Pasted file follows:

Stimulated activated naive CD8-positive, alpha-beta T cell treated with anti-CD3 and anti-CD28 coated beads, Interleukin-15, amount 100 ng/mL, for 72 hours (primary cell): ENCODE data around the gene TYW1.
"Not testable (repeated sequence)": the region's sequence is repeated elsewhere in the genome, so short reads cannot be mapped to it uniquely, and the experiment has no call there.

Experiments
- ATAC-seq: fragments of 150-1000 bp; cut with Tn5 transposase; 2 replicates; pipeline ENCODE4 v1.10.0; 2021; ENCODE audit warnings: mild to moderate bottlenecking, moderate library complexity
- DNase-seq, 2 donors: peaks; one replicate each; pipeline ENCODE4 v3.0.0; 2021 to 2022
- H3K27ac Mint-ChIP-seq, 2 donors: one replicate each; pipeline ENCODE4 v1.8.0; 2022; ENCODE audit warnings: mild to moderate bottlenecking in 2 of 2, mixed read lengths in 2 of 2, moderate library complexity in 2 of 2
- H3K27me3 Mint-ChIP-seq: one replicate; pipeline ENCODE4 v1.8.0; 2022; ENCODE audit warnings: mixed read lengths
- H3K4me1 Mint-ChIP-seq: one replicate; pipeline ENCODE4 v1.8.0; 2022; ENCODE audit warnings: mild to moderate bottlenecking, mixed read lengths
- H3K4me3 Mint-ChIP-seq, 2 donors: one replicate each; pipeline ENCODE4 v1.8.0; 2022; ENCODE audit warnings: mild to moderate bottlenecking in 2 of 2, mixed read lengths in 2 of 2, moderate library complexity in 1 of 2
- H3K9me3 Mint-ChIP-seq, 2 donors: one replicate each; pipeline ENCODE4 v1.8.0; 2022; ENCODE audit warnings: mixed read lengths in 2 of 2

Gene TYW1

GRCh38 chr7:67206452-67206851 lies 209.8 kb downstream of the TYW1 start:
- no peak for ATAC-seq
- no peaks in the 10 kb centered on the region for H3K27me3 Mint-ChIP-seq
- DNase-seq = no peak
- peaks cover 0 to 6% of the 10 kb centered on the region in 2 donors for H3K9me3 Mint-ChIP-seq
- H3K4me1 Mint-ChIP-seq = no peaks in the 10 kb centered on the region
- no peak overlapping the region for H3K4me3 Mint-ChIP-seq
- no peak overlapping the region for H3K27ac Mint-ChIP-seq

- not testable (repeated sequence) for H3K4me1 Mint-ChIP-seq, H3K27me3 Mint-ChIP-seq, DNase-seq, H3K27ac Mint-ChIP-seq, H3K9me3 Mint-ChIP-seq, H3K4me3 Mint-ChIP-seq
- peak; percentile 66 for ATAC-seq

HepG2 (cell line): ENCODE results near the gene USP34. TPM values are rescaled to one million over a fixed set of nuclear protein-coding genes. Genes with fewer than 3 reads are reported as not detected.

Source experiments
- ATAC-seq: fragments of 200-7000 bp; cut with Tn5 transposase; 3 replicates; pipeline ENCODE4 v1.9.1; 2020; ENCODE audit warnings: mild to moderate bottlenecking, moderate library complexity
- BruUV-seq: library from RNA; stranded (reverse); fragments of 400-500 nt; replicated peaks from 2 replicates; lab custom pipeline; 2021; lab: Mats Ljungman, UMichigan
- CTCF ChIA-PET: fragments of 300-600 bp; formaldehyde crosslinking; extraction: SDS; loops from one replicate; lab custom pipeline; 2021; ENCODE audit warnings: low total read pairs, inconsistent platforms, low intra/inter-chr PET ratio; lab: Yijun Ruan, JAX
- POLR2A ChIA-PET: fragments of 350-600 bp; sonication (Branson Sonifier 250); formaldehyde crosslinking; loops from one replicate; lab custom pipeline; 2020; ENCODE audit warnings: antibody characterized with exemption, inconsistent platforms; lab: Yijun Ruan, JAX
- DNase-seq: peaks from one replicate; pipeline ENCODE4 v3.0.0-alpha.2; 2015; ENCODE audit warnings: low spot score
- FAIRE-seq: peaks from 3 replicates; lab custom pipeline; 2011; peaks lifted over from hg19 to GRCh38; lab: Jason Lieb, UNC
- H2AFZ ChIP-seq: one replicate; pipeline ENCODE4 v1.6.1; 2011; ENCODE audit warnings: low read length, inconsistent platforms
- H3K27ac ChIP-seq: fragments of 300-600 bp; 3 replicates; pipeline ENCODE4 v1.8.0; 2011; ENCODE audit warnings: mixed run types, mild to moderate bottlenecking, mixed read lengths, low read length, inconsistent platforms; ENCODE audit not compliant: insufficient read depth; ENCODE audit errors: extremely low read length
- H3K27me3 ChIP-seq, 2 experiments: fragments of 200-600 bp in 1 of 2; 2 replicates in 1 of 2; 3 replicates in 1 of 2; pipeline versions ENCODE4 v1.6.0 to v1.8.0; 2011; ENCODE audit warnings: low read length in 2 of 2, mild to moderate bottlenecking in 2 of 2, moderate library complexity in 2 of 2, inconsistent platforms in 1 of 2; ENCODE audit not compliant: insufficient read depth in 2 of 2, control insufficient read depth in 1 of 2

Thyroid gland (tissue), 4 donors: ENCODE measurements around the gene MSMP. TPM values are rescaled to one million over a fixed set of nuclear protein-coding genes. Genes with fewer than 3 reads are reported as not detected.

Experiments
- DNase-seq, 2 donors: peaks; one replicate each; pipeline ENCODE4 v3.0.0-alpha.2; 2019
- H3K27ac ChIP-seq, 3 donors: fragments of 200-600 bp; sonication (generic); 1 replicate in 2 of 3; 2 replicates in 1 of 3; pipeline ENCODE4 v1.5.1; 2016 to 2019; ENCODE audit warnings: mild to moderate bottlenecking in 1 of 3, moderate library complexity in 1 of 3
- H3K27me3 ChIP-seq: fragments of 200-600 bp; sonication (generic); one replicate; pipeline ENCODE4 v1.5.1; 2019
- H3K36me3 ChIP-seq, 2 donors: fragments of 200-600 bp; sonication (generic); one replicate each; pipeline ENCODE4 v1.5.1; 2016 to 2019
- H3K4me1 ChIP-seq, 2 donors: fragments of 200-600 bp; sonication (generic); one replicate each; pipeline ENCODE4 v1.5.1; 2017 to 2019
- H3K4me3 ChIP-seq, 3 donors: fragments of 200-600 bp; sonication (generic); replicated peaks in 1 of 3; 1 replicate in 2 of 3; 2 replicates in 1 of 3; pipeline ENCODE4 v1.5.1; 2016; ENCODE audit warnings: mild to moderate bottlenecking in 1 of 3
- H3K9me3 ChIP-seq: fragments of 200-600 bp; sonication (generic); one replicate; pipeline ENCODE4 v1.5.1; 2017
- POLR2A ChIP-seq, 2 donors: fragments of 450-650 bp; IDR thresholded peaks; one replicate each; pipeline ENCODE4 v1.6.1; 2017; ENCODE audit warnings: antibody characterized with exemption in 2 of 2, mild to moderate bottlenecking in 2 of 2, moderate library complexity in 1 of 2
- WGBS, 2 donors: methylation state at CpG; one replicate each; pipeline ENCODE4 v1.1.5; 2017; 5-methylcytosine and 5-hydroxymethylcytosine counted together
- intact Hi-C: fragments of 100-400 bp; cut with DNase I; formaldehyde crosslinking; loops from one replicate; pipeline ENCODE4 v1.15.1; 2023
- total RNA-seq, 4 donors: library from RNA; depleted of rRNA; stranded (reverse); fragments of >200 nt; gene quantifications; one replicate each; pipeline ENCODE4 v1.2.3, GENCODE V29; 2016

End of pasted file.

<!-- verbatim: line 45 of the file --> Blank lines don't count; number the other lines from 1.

- total RNA-seq, 4 donors: library from RNA; depleted of rRNA; stranded (reverse); fragments of >200 nt; gene quantifications; one replicate each; pipeline ENCODE4 v1.2.3, GENCODE V29; 2016